Swift Async Sequence extensions (part 2)
In Swift Async Sequence extensions (part 1) I covered simple ways to create an async sequence using a custom factory method and binding a sequence to a UI control via a custom
This covered the “beginning” and “end” of the data stream (so to say) but what about processing or converting the data along the way? If you draw a parallel to Combine code — how would you build custom “operators” for your async sequence?
In this post I’ll show you exactly that — building a method that converts one async sequence into another.
Existing AsyncSequence methods
Plenty of the new Swift Concurrency code is freely available at Apple’s GitHub so should you want to peak in you can.
For example here’s the
AsyncSequence.filter(_:) source code:
- It defines an extension on
- Adds the
- And finally declares a type called
AsyncFilterSequence— this is what the
This is very similar setup to what the Combine operators do — most often they are a method on the
Publisher protocol and return some kind of custom publisher that implements the operator logic. So no surprises here.
Note: The whole repo is very interesting to read through. For example have a look at how
Building a custom async sequence method
For this article I’ll build an alternative of the
Publisher.replaceNil(_:) method from Combine. It’s a handy operator that replaces any
nil values in the stream with a given constant.
Following the pattern established in the files I linked above, I’ll start by creating a custom async sequence type called
This new sequence
AsyncReplaceNilSequence is generic (
T) over its elements. An additional
where clause requires that the base sequence has optional values (
T?). This way if the base sequence contains, for example, elements
String? — the resulting new sequence will have all
nil values replaced and the output elements will be of type
Next, I need a proper initializer that will take the base sequence and the constant to replace
nil values with:
base holds onto the “source” sequence (or the base sequence) and
replaceValue is a constant to replace
nil values with.
The final step in building the sequence is to define the sequence iterator. First I’ll add the sequence method that creates the iterator:
And then I’ll add
Iterator as a nested structure inside
Very similarly to the sequence type itself, the iterator also holds on to its base counterpart and the value to use for replacing.
The meaningful step here is defining the iterator
next() method that will pull values from the base sequence and replay them while replacing any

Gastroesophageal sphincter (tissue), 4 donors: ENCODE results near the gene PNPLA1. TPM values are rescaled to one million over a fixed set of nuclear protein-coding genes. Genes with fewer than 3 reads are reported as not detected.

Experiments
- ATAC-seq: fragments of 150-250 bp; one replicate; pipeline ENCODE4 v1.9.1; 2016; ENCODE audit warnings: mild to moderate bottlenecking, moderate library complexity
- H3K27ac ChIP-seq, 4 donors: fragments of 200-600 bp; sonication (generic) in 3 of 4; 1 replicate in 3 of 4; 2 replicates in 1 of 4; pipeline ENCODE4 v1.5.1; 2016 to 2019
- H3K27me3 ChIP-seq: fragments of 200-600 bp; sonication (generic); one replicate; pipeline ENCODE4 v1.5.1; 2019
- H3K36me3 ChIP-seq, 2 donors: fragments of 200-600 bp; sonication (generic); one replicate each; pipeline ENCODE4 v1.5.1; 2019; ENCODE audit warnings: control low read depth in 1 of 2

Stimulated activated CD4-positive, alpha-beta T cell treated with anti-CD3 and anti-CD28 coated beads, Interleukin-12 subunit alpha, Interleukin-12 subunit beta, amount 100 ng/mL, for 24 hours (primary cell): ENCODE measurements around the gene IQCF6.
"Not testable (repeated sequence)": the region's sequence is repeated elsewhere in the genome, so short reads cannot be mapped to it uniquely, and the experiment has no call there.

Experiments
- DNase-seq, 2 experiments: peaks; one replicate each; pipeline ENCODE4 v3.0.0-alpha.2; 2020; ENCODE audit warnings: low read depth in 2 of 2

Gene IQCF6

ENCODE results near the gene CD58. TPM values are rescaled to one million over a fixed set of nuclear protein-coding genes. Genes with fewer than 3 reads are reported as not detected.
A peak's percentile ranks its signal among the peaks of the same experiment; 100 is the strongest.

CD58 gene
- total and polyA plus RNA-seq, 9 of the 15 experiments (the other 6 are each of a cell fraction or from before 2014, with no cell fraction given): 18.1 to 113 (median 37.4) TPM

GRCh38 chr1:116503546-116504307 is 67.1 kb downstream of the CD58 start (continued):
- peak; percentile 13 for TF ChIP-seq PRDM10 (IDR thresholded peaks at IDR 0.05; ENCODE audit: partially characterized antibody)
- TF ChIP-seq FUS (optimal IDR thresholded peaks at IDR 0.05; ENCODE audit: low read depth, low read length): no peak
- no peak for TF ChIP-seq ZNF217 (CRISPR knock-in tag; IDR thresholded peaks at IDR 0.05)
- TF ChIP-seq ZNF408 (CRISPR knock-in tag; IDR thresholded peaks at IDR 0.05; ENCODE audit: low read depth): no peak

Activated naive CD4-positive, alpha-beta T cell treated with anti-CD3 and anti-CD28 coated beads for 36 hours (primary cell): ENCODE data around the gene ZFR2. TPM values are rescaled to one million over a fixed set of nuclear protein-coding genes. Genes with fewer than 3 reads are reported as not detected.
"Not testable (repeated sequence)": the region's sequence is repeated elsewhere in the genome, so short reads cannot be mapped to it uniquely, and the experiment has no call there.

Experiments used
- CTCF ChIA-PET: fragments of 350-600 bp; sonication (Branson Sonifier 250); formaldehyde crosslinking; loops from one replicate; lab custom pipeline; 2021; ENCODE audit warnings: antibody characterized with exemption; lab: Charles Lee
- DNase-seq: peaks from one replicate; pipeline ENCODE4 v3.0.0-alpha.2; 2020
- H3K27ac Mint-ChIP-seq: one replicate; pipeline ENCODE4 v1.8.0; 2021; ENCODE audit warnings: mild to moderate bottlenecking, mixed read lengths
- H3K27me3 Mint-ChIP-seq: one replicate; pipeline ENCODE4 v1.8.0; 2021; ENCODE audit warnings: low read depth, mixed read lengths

The method fetches the
next() value from its base iterator and in case the result is
nil it returns the replace constant instead.
So now I have an async sequence and a working iterator. I only need the method on
AsyncSequence before I wrap up. I chose to mimic the method signature of Combine’s
replaceNil() like so:
The method is generic over its parameter type and that allows it to accept a
String parameter if the sequence is
String? or an
Int parameter if the sequence is
Int?, and not be available at all if the sequence is not of an optional element type.
Trying the code in a view
Let’s give the code a try. I’ll reuse my code from part 1 including my
AsyncSequence.assign() methods that create a sequence of values over time and bind them to a label on screen.
I’ll use an
[Int?] array to display some numbers on screen:
map to convert the optional number to a string before binding it to the
@State property. That displays the description of the optional instead of the value by default:
And this is one of the common use cases that
replaceNil(_:) is good for — if you have a fallback value for
nil you can unwrap the sequence by removing the optional from the generic and bind the sequence directly like so:
And that’s all for today! I this code and spelling out the steps was useful — you can find the complete source code below.
The completed source code
This is a whole bunch of code but including it below in case you’d like to copy it over and play with it:
One final note — when you’re building a method like this for production it makes sense to optimize for performance and add inline-able decorators. If you want to get some insight on how Apple’s done that have a look at
AsyncSequence.map’s source code.
Where to go from here?
If you’d like to support me, get my book on Swift Concurrency:
Interested in discussing the new
await Swift syntax and concurrency? Hit me up on twitter at https://twitter.com/icanzilb.